A Letter from America onSchool Inclusion
Here in the United States, the struggle for inclusion remains just that – a struggle that will not be finally won in my lifetime, and a struggle that is all the more worthy for that.
Our schools label more and more children and young people, export them into special education, and then allow them back into ordinary classrooms and celebrate themselves for being inclusive. Meanwhile, pupils with more substantial disabilities generally remain excluded for most if not all of their school time.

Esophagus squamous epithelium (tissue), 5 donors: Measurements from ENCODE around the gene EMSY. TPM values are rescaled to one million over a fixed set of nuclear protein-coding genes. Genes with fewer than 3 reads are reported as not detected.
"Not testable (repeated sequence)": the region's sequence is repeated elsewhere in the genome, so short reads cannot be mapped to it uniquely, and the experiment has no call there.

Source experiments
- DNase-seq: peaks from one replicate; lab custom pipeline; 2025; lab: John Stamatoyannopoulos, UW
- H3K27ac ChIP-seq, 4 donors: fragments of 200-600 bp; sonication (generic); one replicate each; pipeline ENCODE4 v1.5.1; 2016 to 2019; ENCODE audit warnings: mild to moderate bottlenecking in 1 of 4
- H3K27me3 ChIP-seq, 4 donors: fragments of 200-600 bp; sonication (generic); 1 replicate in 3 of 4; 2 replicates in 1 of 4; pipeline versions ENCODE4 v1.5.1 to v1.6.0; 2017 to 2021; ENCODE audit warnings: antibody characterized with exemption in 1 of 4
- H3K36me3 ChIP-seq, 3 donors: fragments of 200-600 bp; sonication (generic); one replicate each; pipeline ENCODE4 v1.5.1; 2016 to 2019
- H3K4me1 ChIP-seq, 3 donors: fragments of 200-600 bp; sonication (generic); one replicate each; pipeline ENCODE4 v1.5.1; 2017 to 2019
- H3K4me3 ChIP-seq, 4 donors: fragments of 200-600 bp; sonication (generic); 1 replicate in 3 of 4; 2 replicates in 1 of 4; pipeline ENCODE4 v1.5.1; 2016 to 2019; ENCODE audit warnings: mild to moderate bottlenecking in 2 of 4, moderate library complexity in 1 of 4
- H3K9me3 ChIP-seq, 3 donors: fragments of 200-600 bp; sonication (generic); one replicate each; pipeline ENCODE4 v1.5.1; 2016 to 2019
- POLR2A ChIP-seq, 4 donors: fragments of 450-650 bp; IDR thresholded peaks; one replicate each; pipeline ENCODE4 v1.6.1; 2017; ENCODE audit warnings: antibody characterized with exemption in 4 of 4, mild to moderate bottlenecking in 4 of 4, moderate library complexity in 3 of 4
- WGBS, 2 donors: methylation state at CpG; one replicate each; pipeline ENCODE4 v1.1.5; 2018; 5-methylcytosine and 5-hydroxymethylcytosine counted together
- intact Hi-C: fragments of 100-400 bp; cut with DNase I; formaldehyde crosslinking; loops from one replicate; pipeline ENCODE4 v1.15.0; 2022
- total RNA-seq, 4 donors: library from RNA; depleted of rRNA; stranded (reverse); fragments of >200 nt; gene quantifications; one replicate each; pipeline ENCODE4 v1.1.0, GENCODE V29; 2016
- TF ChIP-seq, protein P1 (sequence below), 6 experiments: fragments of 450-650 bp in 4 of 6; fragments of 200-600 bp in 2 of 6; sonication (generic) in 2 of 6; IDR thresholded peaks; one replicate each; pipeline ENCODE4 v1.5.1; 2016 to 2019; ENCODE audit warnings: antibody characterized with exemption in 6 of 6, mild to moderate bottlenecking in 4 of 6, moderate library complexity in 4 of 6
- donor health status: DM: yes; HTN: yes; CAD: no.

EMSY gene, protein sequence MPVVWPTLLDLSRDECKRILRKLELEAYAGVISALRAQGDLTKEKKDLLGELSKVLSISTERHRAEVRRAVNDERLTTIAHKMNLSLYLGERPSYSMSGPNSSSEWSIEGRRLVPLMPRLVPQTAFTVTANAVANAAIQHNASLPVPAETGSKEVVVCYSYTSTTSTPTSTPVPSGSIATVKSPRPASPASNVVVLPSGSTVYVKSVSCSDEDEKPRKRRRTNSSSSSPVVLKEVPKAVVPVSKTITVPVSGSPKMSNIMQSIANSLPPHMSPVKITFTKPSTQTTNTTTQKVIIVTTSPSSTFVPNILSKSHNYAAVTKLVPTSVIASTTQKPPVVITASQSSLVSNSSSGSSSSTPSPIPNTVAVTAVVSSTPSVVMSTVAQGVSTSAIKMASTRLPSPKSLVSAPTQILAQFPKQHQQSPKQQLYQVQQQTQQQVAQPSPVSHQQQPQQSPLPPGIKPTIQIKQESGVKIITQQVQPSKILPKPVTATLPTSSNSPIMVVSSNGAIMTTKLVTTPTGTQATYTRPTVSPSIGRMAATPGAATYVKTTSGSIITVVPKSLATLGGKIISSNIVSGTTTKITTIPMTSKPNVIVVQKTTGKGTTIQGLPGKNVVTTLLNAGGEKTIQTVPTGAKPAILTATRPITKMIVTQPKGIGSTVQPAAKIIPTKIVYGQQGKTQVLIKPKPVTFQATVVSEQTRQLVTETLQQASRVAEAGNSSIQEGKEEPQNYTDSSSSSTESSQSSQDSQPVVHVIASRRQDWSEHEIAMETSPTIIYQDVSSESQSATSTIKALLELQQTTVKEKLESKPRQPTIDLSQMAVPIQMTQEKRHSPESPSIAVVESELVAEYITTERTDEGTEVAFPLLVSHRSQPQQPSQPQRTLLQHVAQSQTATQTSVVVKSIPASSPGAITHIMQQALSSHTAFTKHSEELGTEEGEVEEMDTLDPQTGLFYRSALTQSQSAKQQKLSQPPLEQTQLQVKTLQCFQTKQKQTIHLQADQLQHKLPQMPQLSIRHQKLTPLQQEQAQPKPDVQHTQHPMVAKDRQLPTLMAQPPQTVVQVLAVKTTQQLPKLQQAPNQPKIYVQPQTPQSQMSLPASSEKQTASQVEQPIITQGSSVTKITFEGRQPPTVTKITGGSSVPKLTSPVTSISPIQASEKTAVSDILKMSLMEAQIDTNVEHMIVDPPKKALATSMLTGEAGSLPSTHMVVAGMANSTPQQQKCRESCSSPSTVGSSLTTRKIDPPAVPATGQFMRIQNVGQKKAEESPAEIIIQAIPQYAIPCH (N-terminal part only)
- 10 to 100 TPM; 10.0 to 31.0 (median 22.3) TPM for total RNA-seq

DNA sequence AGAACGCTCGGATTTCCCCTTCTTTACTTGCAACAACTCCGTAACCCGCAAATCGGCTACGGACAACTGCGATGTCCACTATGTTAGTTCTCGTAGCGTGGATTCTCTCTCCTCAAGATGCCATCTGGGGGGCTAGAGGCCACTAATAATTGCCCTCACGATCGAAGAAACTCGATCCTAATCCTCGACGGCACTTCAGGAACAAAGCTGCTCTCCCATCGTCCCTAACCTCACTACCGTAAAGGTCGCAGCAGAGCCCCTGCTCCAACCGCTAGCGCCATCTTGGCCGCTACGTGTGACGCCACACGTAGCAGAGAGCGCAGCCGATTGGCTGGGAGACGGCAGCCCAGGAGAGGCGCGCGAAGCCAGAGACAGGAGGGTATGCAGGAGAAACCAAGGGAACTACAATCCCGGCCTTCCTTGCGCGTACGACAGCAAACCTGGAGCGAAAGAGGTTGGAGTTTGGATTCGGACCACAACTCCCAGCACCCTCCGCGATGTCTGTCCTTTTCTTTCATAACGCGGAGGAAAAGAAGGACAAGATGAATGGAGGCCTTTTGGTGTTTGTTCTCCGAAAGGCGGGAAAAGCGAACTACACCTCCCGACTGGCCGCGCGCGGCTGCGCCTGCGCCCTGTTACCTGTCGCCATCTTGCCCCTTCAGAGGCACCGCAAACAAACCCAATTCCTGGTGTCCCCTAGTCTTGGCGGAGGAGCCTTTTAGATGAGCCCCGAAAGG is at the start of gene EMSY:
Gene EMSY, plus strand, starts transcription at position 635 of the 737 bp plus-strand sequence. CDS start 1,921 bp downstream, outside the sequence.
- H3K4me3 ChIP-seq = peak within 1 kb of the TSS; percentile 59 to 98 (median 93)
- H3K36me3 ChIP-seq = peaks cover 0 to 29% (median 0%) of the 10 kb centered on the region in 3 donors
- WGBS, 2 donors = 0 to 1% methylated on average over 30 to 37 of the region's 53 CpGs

Those who slip through the fence into ordinary classrooms usually do so because of sustained parental advocacy, which is often costly in time and stress of standing up to school authorities, if not in money. Once present, they are more likely to be seen by classroom teachers as the responsibility of classroom aides who work under the authority of special education teachers than as full members of the class. Often, disabled pupils attend a sort of parallel school, physically present to the classroom for much of the school day, but disengaged from the real life of the class or the school. The older the young person, the farther their parallel school experience moves from the life of other young people and the less their real engagement with other pupils.